As students, we are all a part of the Southeastern family.
We feel it, we know it. We’ve made friends, attended games, bonded with professors, been involved, and been a part of something larger than ourselves. As we graduate and move into careers, new geographic locations, family life, and other major life changes, our focus tends to look forward, not back. The time spent at Southeastern is a great memory, but many of us lose touch.
Southeastern needs its alumni. While it always needs the financial support of graduates, it also needs another type of support—involvement. As our graduates know, what is special about Southeastern is its caring environment where you feel like people know you and are concerned about your future and success. That family-like culture also stems from alumni stepping up to be supportive with their time and talents.
Two new programs have been launched to bridge the space between being a student and making financial donations. That space is all about involvement.
This online community was launched as a networking-type platform for Southeastern alumni and friends to meet, build networks, offer mentoring, and support career development and advancement. Southeastern Connect is a platform in which Southeastern alumni can reach out to other alumni, primarily for the purpose of ultimately advancing one’s career.
Much like a Southeastern specific social media site, it serves to help people find one another and make contact. Alumni can search for mentors and networking opportunities, as well as browse job listings. Whether one is in need of a mentor or looking for a job, Connect can help.
“It was so easy to find someone and make contact,” said Allie Dyer, graduate student in business. Dyer searched for people in her area that were also in the banking industry and found Shane Purvis (class of ’10), small business relationships manager at Fidelity Bank, and sent a message.
“I wanted to investigate if the banking and finance industry might be a good fit for me and my skills. I found Mr. Purvis, reached out to him and we met to talk. His insights were great and the time he spent with me has given me a great deal of practical knowledge,” she concluded.
Dyer is one of many who are already taking advantage of this new platform. As of publication, Southeastern Connect has 20,000 page views and over 700 active users, 80 percent of whom have indicated that they are willing to mentor fellow alumni.
“We really felt that our alumni involvement in this career focused sector needed some help and a place where people can interact specifically geared toward building careers,” said Executive Director for Alumni Relations Michelle Biggs. “We are focused on building significant levels of involvement. While all alumni cannot always give financially, they can give of their time and talents.”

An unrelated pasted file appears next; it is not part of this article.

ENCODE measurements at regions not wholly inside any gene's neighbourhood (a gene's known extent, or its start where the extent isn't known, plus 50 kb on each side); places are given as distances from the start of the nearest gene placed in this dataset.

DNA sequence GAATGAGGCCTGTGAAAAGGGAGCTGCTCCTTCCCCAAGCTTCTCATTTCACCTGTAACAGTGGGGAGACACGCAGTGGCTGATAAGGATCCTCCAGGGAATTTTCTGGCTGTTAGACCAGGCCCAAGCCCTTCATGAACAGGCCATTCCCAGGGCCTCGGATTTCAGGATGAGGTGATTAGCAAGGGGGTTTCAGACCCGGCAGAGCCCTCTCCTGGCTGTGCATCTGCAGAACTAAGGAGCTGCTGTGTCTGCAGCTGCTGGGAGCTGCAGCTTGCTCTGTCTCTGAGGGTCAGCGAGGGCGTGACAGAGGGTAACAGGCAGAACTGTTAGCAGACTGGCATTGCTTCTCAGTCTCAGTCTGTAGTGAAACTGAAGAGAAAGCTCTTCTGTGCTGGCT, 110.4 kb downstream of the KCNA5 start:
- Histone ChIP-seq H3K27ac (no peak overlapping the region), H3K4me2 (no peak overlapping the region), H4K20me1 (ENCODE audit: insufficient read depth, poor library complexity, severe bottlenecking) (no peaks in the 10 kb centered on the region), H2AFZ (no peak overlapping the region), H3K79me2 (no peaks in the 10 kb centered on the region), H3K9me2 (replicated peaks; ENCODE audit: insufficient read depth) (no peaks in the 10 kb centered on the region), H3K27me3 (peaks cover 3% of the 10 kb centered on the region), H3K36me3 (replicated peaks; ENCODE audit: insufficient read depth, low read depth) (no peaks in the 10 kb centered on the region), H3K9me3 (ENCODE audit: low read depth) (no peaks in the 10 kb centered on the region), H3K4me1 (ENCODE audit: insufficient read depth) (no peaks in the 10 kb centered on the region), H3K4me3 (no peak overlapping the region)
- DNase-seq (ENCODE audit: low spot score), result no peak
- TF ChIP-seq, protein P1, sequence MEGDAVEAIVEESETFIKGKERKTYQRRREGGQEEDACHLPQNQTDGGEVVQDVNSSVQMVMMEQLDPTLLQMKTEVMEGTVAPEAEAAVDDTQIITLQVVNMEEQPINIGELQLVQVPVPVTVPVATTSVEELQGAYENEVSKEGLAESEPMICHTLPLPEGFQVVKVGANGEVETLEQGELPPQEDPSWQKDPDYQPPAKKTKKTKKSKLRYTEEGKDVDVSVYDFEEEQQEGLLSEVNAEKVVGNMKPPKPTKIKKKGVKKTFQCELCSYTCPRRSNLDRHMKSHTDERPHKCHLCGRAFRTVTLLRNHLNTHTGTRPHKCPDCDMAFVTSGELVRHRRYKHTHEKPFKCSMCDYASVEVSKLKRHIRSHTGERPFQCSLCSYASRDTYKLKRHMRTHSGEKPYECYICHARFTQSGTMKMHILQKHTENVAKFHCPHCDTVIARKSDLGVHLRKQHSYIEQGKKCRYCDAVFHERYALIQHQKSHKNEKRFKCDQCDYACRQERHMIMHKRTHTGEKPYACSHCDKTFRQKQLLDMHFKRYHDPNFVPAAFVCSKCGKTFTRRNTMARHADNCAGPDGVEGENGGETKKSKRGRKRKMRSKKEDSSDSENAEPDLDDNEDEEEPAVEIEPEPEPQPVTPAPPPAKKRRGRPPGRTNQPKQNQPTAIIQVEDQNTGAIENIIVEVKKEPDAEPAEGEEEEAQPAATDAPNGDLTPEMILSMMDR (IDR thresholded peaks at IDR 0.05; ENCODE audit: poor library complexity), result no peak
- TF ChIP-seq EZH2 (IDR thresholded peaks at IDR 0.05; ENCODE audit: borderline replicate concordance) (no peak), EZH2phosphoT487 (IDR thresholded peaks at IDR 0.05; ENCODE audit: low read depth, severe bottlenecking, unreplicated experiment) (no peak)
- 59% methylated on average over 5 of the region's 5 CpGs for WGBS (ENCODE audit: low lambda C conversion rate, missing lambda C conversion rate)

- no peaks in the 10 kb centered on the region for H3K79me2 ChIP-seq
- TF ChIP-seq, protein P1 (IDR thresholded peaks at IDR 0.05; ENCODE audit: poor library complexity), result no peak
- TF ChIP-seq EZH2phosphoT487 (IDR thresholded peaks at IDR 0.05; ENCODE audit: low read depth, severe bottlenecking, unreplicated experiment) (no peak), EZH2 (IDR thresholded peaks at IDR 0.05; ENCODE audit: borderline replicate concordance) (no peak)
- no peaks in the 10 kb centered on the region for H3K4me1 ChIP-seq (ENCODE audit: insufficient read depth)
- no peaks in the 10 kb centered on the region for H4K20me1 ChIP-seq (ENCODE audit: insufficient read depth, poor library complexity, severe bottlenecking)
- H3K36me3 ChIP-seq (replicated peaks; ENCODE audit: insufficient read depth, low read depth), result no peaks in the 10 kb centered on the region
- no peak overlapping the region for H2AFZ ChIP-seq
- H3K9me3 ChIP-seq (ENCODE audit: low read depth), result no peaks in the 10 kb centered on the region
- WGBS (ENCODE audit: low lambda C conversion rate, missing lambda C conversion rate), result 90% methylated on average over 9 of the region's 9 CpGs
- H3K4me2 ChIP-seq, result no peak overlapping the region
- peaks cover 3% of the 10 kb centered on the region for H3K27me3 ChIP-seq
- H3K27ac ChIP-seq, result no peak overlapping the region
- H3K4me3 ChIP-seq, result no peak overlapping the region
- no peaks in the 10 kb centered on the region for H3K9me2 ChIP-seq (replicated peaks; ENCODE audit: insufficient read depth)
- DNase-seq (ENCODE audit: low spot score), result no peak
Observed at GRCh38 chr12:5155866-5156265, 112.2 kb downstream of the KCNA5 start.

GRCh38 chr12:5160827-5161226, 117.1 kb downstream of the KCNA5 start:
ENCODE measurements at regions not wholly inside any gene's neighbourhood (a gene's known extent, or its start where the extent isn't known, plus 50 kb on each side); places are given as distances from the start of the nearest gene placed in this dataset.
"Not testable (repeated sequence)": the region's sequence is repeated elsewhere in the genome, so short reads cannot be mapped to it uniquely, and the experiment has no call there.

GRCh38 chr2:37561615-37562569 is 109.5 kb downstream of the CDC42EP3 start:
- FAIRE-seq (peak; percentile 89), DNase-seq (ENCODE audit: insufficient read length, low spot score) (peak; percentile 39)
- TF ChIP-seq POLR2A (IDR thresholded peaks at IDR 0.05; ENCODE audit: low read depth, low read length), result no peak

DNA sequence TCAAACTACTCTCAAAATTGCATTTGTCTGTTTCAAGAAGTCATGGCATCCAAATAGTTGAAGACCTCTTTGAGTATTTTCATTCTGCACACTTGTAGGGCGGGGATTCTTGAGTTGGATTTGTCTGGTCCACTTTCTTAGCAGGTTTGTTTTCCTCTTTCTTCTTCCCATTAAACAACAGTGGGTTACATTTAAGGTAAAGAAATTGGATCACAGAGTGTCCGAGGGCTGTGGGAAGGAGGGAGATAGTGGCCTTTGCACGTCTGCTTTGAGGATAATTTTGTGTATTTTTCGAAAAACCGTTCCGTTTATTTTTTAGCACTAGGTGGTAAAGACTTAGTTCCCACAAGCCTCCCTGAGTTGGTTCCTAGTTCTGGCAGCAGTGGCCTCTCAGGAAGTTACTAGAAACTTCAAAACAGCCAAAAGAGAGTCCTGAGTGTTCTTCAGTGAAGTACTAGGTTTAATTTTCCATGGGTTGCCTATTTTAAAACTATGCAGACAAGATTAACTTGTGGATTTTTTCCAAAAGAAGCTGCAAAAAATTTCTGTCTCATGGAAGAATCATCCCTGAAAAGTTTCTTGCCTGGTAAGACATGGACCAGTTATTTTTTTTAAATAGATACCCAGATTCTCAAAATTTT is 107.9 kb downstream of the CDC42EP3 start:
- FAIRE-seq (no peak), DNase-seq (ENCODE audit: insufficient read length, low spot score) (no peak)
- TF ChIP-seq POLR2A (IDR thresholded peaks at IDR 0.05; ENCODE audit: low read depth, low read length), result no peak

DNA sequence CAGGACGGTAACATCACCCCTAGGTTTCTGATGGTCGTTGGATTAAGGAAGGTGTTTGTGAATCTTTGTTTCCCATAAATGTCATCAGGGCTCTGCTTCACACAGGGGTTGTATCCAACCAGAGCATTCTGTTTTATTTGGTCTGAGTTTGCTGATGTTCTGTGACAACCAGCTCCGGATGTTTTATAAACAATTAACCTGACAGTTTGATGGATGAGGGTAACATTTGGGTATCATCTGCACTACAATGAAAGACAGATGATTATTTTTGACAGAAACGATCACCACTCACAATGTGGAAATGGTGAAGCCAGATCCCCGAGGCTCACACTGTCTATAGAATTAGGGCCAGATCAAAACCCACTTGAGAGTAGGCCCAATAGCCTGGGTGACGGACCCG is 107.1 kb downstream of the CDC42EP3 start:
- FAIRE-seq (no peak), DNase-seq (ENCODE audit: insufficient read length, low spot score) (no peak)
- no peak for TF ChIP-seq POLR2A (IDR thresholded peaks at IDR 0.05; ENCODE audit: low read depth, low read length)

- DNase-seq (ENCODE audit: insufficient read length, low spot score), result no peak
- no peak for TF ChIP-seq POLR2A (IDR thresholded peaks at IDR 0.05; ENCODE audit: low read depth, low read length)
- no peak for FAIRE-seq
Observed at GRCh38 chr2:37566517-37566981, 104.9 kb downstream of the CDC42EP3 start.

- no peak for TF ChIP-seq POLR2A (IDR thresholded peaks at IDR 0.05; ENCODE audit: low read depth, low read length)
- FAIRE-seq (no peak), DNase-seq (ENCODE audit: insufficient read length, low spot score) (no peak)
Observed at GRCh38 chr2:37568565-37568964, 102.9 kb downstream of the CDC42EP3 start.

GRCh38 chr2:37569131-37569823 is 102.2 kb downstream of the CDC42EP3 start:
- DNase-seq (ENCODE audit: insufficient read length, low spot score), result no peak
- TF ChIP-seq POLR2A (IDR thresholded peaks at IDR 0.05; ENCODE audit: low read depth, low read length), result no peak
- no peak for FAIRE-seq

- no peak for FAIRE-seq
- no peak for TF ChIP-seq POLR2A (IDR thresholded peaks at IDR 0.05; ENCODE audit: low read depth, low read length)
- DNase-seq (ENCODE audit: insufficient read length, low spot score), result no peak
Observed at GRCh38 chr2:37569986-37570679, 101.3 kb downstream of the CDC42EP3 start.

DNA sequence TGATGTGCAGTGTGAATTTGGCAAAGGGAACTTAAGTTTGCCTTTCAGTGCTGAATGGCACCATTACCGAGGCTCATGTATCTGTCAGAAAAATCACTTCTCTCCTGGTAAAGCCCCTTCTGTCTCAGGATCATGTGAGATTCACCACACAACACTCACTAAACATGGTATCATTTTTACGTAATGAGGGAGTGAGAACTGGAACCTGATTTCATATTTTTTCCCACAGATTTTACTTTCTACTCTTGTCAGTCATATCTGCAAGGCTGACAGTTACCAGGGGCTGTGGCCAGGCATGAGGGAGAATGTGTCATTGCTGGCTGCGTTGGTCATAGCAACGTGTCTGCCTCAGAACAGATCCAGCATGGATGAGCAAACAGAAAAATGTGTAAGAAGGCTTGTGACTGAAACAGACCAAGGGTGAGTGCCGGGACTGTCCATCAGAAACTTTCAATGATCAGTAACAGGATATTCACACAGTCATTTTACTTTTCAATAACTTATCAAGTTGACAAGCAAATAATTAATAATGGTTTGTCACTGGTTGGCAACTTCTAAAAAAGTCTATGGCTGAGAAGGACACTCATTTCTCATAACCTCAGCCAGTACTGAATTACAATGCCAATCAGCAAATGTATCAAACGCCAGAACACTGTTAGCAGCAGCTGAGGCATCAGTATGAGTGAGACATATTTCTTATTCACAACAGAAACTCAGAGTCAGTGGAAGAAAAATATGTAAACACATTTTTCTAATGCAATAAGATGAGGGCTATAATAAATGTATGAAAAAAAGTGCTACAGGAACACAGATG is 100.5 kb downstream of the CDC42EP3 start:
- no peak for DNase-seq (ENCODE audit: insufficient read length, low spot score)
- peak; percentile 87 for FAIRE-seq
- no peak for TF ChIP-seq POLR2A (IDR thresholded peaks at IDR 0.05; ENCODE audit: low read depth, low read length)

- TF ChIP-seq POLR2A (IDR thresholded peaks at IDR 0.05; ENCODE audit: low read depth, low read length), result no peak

Ultimately Southeastern Connect gives working professionals the chance to step forward and make a difference in the lives of Southeastern alumni and students.
“Young alumni are so important to a vital alumni program, and they are often a missing piece of the complete puzzle,” said Biggs. “Younger graduates from recent years have the desire to stay involved and do something meaningful with their time, but are often lost in the shuffle after graduation.”
Nationwide, universities are seeing the need to create programs specifically geared to keeping recent graduates from losing their connection to the university. Southeastern’s answer: the GOLD (Graduates of the Last Decade) Council.
The Alumni Relations Office has been charged with building meaningful programming and opportunities for young alumni—opportunities where they can both give and receive. They can receive guidance and help as they launch their lives, but they can give of their time and help service the needs of others as well. The GOLD Council is an initial group of 12 young alumni who will work to connect alumni efforts of the University with the needs of their generation.
“Young professionals continually express the desire to give back. They want to make a difference and tend to have a very philanthropic mindset. Southeastern’s effort to reach out and develop this group and opportunities for them is a great idea,” said David Cavell, GOLD Council member.
The GOLD Council held its inaugural meeting this summer. “Our goal was to start to build a team culture and ethos by bringing in speakers to get the program off to a spirited start,” said Biggs.
Members include David Cavell of Thibodeaux; Shawn Gatlin of Brooklyn, New York; Michael Kyles Jr., Marjorie Parker, and Yazmyn Smith of Hammond; Chris Mycoskie of McKinney, Texas; Renee Picou of Livingston; Shane Purvis of Mandeville; Malayne Sharp of Denham Springs; William Takewell of Lexington, Kentucky.; and Jeremy Troulliet and Rebecca Schnadelbach Troulliet of Ponchatoula.
By Mike Rivault